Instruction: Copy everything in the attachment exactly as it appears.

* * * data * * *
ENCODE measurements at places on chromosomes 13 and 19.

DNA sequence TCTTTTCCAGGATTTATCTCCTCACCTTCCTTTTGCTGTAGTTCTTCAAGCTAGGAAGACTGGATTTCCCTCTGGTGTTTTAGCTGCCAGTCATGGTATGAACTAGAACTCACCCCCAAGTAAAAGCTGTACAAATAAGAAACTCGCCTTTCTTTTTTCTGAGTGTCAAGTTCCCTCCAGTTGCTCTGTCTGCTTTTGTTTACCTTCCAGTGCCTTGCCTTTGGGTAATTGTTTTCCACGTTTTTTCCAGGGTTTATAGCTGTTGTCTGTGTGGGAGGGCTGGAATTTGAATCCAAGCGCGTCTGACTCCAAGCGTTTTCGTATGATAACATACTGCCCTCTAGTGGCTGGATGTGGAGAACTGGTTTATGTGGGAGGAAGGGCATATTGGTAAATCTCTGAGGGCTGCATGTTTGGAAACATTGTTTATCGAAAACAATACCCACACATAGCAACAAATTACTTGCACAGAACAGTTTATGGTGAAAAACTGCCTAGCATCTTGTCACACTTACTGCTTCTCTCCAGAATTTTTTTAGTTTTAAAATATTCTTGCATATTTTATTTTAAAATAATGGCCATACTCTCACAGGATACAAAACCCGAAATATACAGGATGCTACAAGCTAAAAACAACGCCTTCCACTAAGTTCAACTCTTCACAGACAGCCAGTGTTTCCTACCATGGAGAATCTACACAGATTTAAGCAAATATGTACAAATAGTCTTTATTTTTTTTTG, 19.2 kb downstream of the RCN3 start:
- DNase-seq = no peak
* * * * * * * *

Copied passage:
ENCODE measurements at places on chromosomes 13 and 19.

DNA sequence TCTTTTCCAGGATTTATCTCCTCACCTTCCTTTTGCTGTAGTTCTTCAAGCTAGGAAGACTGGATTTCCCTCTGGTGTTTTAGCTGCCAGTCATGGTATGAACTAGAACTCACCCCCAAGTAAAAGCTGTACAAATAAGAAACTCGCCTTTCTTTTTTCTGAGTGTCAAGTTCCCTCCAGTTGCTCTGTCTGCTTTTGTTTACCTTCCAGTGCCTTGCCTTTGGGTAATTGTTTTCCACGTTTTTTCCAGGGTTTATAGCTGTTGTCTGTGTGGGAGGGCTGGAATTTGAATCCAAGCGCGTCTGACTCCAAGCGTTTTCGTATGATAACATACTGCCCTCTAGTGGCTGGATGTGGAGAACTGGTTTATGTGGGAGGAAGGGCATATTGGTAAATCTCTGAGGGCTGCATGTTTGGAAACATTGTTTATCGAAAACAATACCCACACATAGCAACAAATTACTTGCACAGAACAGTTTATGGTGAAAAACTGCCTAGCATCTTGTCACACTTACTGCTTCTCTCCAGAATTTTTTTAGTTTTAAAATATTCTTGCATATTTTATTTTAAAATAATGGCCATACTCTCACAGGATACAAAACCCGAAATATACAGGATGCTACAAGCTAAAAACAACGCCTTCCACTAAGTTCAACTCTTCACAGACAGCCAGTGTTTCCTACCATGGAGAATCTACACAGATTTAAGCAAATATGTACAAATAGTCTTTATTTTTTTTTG, 19.2 kb downstream of the RCN3 start:
- DNase-seq = no peak